A further 90 km east at the Cultural Heritage Museum at Balladonia Hotel/Motel and Roadhouse, there are interactive displays about the history of the area, from the indigenous peoples to the pioneers and cameleers who first settled in the area. One fascinating exhibit details the crash landing of Skylab. Debris from the NASA spacecraft fell to Earth near Balladonia in July 1979.


A little further east is the beginning of the longest straight stretch of road in Australia – 146 km of black bitumen lined by mallee scrub and not a bend in sight.



The limestone karst of the Nullarbor Plain is littered with underground caves. Because of their fragility and concerns about visitor safety, most of the caves aren’t open to the public. Just before the next roadhouse at Caiguna is a blowhole, the entrance to a subterranean cave system which extends more than 20 km to the coast. Air chilled by the ocean is drawn through the caves until it makes its escape through these holes in the limestone. The breeze coming out of the blowhole is cool and refreshing. In the heat of the desert, Mother Nature’s air conditioning system is much appreciated.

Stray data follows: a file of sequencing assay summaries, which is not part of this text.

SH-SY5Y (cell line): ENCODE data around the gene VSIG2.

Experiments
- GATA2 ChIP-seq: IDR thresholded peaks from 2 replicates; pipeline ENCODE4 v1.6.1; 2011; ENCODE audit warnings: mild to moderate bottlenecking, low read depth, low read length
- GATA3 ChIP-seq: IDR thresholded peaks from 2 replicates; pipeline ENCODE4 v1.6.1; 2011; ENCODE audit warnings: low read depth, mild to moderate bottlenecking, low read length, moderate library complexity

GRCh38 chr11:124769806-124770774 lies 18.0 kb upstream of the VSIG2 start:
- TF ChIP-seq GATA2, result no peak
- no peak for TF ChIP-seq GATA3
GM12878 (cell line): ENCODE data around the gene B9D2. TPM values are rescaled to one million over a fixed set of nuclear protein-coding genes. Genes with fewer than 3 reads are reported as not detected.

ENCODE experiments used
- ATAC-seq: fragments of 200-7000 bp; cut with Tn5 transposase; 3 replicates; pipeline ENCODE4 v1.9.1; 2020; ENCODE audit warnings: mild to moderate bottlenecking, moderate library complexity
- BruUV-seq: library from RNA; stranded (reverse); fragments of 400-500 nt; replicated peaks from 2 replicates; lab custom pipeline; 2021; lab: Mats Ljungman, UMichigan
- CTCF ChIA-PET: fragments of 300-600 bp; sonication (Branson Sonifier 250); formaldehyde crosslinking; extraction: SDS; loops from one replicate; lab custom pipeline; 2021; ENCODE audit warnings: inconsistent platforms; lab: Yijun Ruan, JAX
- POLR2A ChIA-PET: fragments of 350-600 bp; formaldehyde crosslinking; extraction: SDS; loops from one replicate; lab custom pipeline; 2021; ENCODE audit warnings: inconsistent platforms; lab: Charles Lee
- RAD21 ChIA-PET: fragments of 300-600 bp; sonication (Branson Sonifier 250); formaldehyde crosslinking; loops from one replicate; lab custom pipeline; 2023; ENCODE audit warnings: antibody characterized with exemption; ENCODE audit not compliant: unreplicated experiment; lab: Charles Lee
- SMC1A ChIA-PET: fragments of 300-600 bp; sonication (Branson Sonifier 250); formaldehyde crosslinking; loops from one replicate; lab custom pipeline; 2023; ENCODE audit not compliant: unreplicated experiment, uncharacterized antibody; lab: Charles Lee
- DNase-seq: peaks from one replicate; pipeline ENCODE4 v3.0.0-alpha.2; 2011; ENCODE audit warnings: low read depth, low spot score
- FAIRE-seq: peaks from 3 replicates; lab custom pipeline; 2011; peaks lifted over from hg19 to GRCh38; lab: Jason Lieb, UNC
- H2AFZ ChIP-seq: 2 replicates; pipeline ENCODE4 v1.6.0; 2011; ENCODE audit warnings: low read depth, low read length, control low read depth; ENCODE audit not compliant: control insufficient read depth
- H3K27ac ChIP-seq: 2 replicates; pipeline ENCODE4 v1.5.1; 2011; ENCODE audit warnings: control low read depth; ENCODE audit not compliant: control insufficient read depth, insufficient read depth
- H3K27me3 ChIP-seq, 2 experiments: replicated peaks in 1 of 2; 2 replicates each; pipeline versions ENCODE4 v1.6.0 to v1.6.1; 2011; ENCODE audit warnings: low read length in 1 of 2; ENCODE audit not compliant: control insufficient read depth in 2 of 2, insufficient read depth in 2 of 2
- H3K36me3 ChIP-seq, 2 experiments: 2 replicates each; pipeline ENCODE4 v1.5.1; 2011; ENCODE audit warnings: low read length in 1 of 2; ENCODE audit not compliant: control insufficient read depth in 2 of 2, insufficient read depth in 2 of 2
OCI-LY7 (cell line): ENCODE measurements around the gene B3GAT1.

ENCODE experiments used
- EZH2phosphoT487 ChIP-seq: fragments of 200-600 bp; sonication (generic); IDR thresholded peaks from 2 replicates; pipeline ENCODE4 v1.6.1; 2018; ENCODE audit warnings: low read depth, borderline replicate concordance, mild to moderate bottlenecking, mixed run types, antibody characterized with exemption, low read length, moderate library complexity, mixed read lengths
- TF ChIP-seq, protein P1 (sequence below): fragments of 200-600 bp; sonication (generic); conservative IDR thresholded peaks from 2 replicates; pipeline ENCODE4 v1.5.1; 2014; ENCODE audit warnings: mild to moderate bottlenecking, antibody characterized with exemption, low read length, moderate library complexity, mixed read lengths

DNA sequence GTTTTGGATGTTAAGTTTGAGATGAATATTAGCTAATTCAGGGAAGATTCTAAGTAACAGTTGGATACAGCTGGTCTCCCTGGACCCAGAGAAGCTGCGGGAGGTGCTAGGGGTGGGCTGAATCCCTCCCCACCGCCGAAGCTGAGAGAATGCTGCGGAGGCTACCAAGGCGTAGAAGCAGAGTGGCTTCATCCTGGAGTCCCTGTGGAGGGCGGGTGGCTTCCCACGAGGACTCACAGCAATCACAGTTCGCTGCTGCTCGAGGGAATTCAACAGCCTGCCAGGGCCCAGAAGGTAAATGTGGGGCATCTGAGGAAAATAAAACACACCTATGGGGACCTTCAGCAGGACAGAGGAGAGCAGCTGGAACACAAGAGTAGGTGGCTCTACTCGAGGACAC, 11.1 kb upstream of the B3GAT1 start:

According to the sign at Caiguna Roadhouse, this remote outpost on the highway is the hub of the universe!



Occasionally the highway doubles as an emergency airstrip when the Royal Flying Doctor needs to land. The landing zone is clearly marked and if there is going to be an emergency landing the road is temporarily closed beforehand. The cleared spaces on either side of the highway are turning bays for the aircraft.